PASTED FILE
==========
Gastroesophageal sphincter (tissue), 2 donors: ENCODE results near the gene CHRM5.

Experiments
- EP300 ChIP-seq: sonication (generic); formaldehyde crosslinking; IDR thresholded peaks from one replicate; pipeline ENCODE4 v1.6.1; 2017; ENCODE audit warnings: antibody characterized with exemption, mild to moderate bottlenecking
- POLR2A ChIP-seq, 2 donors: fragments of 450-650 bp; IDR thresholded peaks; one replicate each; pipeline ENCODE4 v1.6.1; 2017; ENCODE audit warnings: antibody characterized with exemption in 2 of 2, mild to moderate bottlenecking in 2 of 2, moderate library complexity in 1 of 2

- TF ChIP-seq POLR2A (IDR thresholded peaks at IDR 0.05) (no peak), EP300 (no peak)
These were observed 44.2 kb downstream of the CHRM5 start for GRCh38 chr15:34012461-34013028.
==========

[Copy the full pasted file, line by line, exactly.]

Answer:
Gastroesophageal sphincter (tissue), 2 donors: ENCODE results near the gene CHRM5.

Experiments
- EP300 ChIP-seq: sonication (generic); formaldehyde crosslinking; IDR thresholded peaks from one replicate; pipeline ENCODE4 v1.6.1; 2017; ENCODE audit warnings: antibody characterized with exemption, mild to moderate bottlenecking
- POLR2A ChIP-seq, 2 donors: fragments of 450-650 bp; IDR thresholded peaks; one replicate each; pipeline ENCODE4 v1.6.1; 2017; ENCODE audit warnings: antibody characterized with exemption in 2 of 2, mild to moderate bottlenecking in 2 of 2, moderate library complexity in 1 of 2

- TF ChIP-seq POLR2A (IDR thresholded peaks at IDR 0.05) (no peak), EP300 (no peak)
These were observed 44.2 kb downstream of the CHRM5 start for GRCh38 chr15:34012461-34013028.